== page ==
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Publication Information

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Picture of A Proactive Strategy To Control Invasive Species in Mountaintop Ecosystems
RMRS-2012-06
A Proactive Strategy To Control Invasive Species in Mountaintop Ecosystems

Title: Preparing the landscape for invasion - Early intervention approaches for threatened high elevation white pine ecosystems

Author: Schoettle, Anna W.; Sniezko, Richard A.; Burns, Kelly S.; Floyd, Freeman

Date: 2007

Source: In: Goheen, E. M.; Sniezko, R.A., tech. coords. Whitebark pine: a Pacific Coast perspective; proceedings; 2006 August 27-31; Ashland, OR. R6-NR-FHP-2007-01. Portland, OR: Pacific Northwest Region, Forest Service, U.S. Department of Agriculture: 72-75.

Publication Series: Other

Description: White pine blister rust is now a permanent resident of North America. The disease continued to cause tree mortality and impact ecosystems in many areas. However, not all high elevation white pine ecosystems have been invaded; the pathogen is still spreading within the distributions of the whitebark, limber, foxtail, Rocky Mountain bristlecone pine and has yet to infect Great Basin bristlecone pines. While the heavily impacted areas are in need of immediate management to restore ecosystem function, management of the threatened areas to position them to avoid development of severe impacts upon invasion is also an immediate need - as the disease intensifies, time is running out (Schoettle 2004b).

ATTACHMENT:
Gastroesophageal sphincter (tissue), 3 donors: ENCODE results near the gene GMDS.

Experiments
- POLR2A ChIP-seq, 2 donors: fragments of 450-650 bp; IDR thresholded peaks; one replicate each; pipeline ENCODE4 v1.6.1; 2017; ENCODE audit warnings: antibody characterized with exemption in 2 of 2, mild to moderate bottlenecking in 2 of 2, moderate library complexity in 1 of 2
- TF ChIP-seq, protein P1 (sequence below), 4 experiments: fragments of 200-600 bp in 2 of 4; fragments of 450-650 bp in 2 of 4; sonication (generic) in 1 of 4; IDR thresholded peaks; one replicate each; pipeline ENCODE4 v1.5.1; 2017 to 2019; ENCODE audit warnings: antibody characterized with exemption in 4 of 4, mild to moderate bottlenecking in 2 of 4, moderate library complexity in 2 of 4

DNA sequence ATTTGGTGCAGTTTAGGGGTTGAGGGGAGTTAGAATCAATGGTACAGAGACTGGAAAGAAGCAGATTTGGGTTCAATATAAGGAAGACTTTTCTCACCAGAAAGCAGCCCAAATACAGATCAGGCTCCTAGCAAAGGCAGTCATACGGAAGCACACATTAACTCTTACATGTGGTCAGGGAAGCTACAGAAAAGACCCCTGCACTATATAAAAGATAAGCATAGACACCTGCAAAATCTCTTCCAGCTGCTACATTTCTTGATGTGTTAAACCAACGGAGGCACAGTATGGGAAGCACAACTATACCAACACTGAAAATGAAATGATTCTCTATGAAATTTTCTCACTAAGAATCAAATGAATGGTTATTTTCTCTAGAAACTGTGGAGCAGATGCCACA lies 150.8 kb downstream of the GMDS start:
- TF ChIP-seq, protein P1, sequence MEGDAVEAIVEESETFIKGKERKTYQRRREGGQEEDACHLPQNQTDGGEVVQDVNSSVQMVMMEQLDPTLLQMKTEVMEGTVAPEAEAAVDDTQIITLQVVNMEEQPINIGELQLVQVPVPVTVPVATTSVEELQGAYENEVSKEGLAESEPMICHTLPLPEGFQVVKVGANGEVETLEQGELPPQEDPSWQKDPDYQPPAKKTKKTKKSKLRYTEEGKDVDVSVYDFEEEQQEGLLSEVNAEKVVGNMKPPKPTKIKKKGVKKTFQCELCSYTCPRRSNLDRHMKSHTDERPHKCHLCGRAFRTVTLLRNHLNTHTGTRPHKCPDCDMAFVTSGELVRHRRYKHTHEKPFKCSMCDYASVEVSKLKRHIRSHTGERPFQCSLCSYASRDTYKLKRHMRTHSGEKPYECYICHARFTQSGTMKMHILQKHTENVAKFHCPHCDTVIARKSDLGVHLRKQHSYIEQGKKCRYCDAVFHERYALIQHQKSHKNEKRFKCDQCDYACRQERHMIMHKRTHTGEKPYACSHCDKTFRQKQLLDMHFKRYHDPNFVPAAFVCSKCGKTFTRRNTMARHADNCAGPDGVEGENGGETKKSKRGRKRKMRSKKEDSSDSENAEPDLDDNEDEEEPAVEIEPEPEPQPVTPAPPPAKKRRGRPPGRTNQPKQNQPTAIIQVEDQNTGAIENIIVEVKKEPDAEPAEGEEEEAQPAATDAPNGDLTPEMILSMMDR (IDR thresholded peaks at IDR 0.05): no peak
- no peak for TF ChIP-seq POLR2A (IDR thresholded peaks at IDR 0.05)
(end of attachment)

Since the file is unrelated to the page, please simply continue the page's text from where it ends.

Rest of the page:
Keywords: high elevation white pine ecosystems, white pine blister rust

Publication Notes:

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Citation:


Schoettle, Anna W.; Sniezko, Richard A.; Burns, Kelly S.; Floyd, Freeman 2007. Preparing the landscape for invasion - Early intervention approaches for threatened high elevation white pine ecosystems. In: Goheen, E. M.; Sniezko, R.A., tech. coords. Whitebark pine: a Pacific Coast perspective; proceedings; 2006 August 27-31; Ashland, OR. R6-NR-FHP-2007-01. Portland, OR: Pacific Northwest Region, Forest Service, U.S. Department of Agriculture: 72-75.

 


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